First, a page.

Netanyahu Warns Right Could Lose Election; ex-Likud Ministers Back Gantz | Live Updates

Israelis will be heading to the polls on Tuesday to cast their vote in the national election that is widely seen as a referendum on incumbent Benjamin Netanyahu. 

>> Israel election 2019: Full coverage

As the parties scramble to rally last-minute voters, the final poll before the election, published Friday, gave the right-wing bloc a solid lead over the center left, headed by Benny Gantz’s Kahol Lavan party.

– Haaretz Weekly Ep. 21

Haaretz Weekly Ep. 21Haaretz

>> Your comprehensive guide to the Israeli election ■ All the news, features and analyses as Israelis head to the polls ■ FULL LIST: The parties and candidates running in Israel’s election


8:37 A.M. Feiglin ready to talk with both Netanyahu and Gantz

Far-right Zehut Chairman Moshe Feiglin, who is predicted 5-7 Knesset seats in recent polls, told Kan Bet public radio he’d been approached by both Benjamin Netanyahu and Benny Gantz. “We’ll talk to both sides and decide,” he said. “Once we understand the reality created by the Israeli voter, we’ll sit with both sides and decide.”

8:36 A.M. Far-right slate warns of ‘left-wing government if Likud gets too big’

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Rafi Peretz, chairman of the Union of Right-Wing Parties told Kan Bet public radio that “if Likud is gets too big, we risk a left-wing government,” urging voters to support smaller right-wing parties.

8:35 A.M.: Labor ‘trying to steal votes from us,’ Lapid says

Yesh Atid leader Yair Lapid, now co-leader of the Kahol Lavan alliance, told Kan Bet public radio “the fight is about which party will be the biggest. That’s what we have to focus on, because that’s what will decide the election.”

Lapid also said he has no intention of backing off from his rotation agreement with Benny Gantz for prime minister, arguing it has no effect on public support, despite opinion polls suggesting most Israelis would like ot see the agreement annuled. “It’s a spin Labor Party has invented, because [Chairman Avi] Gabbay is trying to steal votes from us,” Lapid said.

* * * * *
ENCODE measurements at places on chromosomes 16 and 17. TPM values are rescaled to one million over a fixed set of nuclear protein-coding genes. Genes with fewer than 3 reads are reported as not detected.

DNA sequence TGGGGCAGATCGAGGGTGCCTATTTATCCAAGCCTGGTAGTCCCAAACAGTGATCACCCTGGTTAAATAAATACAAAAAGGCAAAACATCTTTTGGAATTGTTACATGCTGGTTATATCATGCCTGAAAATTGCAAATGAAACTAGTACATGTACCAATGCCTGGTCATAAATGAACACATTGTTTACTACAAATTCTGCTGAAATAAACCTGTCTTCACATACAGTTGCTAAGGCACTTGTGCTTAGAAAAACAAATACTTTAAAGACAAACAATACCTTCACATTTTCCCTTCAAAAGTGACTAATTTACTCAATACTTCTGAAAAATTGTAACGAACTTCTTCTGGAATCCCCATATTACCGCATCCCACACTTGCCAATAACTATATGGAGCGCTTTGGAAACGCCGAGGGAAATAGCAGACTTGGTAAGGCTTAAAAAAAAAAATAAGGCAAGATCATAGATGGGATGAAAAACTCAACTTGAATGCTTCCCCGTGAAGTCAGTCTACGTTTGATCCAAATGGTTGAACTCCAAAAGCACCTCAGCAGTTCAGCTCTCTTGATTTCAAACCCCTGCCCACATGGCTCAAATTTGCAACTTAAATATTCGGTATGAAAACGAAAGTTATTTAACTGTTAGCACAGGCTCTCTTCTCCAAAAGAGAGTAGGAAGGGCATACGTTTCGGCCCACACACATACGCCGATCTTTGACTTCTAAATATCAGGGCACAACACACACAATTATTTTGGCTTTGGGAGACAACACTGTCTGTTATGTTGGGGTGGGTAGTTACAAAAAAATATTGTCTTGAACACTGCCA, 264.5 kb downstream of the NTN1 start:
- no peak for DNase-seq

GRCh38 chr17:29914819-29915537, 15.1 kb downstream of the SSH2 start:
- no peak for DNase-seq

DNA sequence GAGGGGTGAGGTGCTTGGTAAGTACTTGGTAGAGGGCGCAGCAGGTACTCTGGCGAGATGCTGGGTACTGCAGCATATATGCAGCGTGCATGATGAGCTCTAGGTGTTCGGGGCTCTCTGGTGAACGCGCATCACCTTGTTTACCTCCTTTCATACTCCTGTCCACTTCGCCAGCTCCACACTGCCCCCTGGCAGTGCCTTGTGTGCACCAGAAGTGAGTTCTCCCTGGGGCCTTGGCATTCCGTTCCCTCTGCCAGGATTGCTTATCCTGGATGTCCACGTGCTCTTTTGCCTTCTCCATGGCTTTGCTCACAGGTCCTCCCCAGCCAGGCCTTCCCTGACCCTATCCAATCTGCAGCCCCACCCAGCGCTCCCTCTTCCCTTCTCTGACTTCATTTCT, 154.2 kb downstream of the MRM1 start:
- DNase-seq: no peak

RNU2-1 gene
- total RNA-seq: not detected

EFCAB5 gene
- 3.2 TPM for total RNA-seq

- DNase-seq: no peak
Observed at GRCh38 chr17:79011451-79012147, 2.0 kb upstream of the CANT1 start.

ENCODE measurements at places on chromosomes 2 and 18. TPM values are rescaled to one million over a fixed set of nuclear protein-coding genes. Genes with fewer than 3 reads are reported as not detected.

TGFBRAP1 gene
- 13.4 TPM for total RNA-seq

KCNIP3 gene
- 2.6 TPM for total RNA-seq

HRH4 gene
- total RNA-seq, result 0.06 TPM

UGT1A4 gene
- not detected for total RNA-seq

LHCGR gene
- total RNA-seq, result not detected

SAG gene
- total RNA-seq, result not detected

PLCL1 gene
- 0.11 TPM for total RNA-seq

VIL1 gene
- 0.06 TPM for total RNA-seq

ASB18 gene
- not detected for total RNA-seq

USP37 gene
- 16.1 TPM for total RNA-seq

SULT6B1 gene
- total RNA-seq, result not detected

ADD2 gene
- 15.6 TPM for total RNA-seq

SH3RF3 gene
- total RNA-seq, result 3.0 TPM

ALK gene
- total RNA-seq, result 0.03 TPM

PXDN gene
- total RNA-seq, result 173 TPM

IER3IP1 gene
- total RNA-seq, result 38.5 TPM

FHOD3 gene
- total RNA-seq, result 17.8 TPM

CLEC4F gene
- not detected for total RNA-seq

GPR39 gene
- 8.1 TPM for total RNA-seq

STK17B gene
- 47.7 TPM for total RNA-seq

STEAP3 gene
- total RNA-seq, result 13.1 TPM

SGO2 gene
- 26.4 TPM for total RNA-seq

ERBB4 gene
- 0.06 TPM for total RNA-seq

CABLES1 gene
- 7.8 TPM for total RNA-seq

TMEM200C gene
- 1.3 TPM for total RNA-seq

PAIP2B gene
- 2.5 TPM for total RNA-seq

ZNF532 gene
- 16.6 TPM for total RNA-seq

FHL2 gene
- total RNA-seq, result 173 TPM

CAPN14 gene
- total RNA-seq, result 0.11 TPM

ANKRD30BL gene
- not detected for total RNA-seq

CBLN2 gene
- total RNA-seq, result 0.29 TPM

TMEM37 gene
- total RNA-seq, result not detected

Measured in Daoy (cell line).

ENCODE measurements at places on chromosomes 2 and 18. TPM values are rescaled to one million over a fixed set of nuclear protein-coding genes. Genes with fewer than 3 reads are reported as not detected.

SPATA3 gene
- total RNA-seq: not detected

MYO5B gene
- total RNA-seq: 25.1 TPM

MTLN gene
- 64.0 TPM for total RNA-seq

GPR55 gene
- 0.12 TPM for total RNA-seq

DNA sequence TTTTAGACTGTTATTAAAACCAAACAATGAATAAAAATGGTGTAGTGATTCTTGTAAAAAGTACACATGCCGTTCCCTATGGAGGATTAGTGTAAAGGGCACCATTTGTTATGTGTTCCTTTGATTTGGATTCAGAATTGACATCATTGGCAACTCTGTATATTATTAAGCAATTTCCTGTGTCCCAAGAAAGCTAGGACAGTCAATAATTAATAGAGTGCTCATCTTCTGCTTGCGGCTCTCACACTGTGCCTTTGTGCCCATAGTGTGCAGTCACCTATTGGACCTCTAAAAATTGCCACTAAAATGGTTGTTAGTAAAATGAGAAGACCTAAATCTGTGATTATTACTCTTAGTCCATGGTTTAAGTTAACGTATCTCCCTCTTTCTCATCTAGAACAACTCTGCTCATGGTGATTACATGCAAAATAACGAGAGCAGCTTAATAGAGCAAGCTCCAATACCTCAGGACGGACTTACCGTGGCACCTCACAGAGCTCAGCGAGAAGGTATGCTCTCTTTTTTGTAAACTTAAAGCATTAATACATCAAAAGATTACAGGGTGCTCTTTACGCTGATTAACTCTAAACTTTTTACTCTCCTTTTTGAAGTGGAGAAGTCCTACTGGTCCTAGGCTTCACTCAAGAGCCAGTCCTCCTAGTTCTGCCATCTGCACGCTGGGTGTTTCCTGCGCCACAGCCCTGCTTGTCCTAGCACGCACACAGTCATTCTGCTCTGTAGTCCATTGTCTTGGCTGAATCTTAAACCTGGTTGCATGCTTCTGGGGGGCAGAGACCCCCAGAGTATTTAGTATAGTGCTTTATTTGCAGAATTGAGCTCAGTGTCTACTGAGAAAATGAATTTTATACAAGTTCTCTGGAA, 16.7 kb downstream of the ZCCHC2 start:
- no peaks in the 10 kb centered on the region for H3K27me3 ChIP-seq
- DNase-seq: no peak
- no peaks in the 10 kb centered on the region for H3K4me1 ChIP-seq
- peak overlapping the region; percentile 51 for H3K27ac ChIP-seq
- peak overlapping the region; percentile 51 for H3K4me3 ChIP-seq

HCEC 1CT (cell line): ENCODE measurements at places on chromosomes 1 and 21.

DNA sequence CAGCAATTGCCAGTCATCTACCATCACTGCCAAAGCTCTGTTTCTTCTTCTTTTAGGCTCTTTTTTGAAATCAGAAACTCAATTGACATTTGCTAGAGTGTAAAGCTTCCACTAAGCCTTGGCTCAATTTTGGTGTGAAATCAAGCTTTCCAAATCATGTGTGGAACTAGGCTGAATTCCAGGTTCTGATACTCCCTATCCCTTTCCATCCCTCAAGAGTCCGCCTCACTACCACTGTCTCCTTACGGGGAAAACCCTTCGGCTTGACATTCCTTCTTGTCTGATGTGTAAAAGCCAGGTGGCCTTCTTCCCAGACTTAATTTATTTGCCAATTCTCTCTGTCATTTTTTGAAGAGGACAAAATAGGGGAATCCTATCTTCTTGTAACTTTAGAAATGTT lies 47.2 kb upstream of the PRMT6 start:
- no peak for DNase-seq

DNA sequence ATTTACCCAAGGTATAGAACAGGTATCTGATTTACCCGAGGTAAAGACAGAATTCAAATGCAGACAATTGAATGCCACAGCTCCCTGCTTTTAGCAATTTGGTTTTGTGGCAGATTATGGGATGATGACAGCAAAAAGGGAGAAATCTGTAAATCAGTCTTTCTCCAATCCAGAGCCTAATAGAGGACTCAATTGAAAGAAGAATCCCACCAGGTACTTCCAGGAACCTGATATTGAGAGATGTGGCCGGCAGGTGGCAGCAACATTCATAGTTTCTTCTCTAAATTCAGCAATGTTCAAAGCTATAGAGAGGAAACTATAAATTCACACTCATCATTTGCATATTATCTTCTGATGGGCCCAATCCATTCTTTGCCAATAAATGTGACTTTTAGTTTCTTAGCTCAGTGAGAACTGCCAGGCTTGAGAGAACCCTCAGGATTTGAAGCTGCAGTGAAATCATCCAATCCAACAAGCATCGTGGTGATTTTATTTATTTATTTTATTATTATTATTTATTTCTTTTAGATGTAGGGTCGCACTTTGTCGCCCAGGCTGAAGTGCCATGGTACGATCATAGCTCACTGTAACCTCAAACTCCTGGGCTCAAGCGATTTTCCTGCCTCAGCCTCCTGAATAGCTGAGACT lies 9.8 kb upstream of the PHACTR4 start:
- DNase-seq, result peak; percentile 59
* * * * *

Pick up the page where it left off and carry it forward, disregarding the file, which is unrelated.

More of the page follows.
5 A.M. Women’s rights party in final campaign push, despite poor poll showings

Orli Levi-Abekasis, formerly a member of Avigdor Lieberman’s Yisrael Beiteinu and now at the head of her new Gesher party, is convinced she will make it into Knesset after April 9, despite poor showings in public opinion polls, which predict she is several thousand votes short of the 3.25-percent electoral threshold.

As party activists try to persuade voters, party sources say internal polls predict it seven out of 120 Knesset seats. In a final campaign push, the party showcased Levi-Abekasis’ achievements in parliament over the past decade, in a video focusing on healthcare and other social issues.

4:33 A.M. Gabbay says Gantz stutters on West Bank annexation

Looking to sway the left-wing vote, Labor Chairman Avi Gabbay blasted Prime Minister Benjamin Netanyahu’s plan to annex parts of the West Bank.

“Netanyahu said if he wins he’s going to take Israel on the most dangerous adventure in its history,” Gabbay told a press conference, arguing the entire opposition “was expecting to hear clear-cut statements from Kahol Lavan … Instead, we’ve heard Kahol Lavan chairman saying something like ‘annexation is not a matter of for or against.’ Do you want to be a second Likud or an alternative? Have you given in to the wanton vision of Netanyahu and [far-right leader Bezalel] Smotrich?,” Gabbay said.